Take a Splash in Sydney’s Unique Pools

September 23, 2021

Hooray! Swimming pools are set to reopen across Sydney and NSW from Monday 27 September. The therapeutic and transformative powers of water could be the perfect antidote for our bodies and minds to wash away the woes of recent weeks and leave us feeling refreshed and energised. Here’s our pick of top pools to make a splash in:

In Sydney Harbour  

Running along the edge of The Domain – 34 hectares of parkland on the eastern fringe of the city centre - the Andrew (Boy) Charlton Pool looks out over wharves of Woolloomooloo. The saltwater Olympic pool is popular with both serious lap swimmers and those who prefer to laze about on stylish wooden deckchairs. Depending on the time of year, the facility also hosts alfresco yoga, so you can stretch out then dive in.

Within a picturesque parkland setting in Sydney’s CBD, Cook + Phillip Park Pool features a 50m pool, as well as hydrotherapy and leisure pools. The pools are heated so ideal for swimming all year-round and if you’re looking to improve your technique and learn how to race, they have a range of competitive squad levels you can join. Kids will love the water slide and jets.

There are many idyllic sandy beaches lining the shores of Sydney Harbour, including Redleaf Beach in Double Bay, a 10-minute drive east of the city centre. Pack your swimming gear for a dip in the Murray Rose Pool, a netted sea enclosure which is a favourite among locals. After a few laps, take a stroll along the wooden boardwalk that forms the perimeter of the enclosure while soaking up views of the harbour beyond.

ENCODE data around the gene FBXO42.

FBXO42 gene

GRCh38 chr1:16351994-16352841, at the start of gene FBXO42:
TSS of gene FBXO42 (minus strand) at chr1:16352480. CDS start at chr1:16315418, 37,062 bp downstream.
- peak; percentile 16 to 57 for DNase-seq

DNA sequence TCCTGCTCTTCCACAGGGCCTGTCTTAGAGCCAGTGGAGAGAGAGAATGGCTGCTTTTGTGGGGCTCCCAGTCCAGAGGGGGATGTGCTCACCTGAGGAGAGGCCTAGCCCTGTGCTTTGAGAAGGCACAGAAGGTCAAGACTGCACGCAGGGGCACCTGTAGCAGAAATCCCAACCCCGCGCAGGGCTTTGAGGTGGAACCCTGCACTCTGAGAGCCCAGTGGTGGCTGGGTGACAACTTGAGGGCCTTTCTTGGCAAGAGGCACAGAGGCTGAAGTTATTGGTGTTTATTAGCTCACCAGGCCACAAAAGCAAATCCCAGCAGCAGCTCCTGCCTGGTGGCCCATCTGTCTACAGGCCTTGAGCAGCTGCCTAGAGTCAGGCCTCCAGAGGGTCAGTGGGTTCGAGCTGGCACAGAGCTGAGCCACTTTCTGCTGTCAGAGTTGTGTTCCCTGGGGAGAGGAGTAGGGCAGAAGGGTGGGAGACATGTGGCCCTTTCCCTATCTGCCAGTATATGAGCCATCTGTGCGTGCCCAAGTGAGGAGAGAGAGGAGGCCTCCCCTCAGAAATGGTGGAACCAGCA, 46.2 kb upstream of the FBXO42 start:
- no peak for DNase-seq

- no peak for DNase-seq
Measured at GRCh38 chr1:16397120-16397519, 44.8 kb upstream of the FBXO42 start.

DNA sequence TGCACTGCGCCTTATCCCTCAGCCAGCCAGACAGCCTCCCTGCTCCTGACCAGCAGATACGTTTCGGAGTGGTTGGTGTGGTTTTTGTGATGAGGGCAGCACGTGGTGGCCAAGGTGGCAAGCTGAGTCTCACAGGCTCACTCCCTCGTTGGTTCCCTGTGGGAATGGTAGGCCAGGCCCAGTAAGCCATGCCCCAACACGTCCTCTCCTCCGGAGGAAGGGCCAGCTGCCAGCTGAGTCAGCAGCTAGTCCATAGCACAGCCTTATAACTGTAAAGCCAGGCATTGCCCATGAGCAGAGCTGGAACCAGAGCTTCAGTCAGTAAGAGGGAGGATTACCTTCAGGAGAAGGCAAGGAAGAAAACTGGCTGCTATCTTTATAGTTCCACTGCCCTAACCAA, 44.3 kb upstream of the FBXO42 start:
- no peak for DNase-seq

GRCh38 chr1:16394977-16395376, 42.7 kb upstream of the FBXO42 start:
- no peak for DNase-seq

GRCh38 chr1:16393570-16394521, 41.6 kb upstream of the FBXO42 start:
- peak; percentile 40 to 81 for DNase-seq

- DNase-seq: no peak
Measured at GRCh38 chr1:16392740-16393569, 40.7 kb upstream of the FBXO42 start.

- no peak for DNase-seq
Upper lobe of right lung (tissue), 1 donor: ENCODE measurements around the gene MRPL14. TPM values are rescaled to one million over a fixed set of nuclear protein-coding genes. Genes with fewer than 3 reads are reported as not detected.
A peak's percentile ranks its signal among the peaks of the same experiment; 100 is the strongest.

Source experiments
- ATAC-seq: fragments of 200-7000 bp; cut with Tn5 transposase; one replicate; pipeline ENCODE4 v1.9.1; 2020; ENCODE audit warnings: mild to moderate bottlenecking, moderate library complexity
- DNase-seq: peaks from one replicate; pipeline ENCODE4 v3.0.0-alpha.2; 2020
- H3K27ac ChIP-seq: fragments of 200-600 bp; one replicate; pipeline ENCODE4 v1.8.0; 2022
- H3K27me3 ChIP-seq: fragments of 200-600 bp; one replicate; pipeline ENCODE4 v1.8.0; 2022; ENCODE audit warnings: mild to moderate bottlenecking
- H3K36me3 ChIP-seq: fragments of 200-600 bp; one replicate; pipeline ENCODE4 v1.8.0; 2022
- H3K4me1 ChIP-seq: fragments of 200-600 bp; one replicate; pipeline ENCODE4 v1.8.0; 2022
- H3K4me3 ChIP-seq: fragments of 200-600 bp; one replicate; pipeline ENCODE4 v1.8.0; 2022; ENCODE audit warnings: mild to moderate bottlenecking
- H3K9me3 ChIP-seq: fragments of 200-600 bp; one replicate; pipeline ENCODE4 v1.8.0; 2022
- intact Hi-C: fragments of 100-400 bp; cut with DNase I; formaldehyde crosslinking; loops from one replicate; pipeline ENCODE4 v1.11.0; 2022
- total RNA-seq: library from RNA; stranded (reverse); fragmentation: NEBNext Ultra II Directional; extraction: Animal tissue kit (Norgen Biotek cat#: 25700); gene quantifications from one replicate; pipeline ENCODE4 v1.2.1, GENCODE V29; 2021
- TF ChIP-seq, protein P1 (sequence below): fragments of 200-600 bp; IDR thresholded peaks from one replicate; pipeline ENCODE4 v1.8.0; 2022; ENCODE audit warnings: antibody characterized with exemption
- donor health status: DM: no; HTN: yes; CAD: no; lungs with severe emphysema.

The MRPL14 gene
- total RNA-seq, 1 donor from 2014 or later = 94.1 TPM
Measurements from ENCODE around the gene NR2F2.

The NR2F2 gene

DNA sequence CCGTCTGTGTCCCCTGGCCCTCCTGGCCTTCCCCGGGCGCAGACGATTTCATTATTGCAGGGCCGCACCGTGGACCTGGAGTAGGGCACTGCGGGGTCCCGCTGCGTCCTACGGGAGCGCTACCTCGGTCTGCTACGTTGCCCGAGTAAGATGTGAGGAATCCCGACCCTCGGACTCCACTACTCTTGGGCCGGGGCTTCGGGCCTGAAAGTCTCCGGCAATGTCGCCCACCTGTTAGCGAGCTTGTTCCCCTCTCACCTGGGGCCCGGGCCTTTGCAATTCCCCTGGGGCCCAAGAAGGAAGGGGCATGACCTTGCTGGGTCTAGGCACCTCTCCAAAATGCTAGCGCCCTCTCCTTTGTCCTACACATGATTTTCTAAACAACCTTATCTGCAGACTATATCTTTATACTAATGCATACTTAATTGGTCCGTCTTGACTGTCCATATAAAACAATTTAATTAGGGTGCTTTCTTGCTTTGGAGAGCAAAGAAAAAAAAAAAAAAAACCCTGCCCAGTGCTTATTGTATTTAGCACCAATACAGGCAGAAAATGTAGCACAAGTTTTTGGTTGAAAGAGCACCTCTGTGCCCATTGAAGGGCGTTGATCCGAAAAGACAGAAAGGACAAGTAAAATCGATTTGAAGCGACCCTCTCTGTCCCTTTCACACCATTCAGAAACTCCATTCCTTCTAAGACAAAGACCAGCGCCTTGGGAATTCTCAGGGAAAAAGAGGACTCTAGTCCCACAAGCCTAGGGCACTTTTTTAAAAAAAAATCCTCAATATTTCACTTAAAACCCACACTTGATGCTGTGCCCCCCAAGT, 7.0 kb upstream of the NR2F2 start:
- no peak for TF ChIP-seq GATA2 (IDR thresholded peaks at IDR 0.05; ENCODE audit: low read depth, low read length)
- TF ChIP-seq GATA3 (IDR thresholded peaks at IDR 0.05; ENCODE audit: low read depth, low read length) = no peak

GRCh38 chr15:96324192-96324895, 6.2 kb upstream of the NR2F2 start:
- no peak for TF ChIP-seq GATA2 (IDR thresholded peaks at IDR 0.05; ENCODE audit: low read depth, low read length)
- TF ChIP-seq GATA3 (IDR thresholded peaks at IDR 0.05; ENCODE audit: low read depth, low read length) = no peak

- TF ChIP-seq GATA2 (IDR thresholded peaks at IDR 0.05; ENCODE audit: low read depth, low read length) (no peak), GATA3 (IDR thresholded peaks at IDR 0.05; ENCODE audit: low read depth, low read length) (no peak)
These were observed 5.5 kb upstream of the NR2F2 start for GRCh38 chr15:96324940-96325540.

Just 5km from the city centre, Balmain‘s Dawn Fraser Baths is the oldest harbour pool in the southern hemisphere and was the home of Australia’s first swimming and water polo clubs. The pool was built in the early 1880s and the still water is surrounded by Victorian wooden pavilions painted cream and green.

And on Sydney’s North Shore you’ll discover Maccallum Pool, cut into the coast on the western side of the waterside suburb of Cremorne Point. These historic 33m-long seawater baths ringed by a wooden boardwalk, with plenty of shady nooks to gaze over the harbour (including the Sydney Harbour Bridge) after you’ve had a splash about. It’s within easy reach as well – just a 7.5km drive north of the city centre.

In Sydney’s Eastern Suburbs 

Start the morning with an invigorating early morning dip in the world’s most famous ocean pool, Bondi Icebergs on Bondi Beach, a 20-minute drive from the city centre. Named after its winter swimming club, the bright white pool dates back to 1929 and is an Instagram favourite.

 

From Bondi, take the coastal walk around to Bronte Baths, built in 1887. Climb across the rocky headland to find the perfect place to spread your towel, before cooling off with a dip in the crystal-clear water of Gordons Bay. Divers and snorkellers can follow the Gordons Bay Underwater Nature Trail, marked by concrete-filled drums and a chain and with information displayed on steel plaques.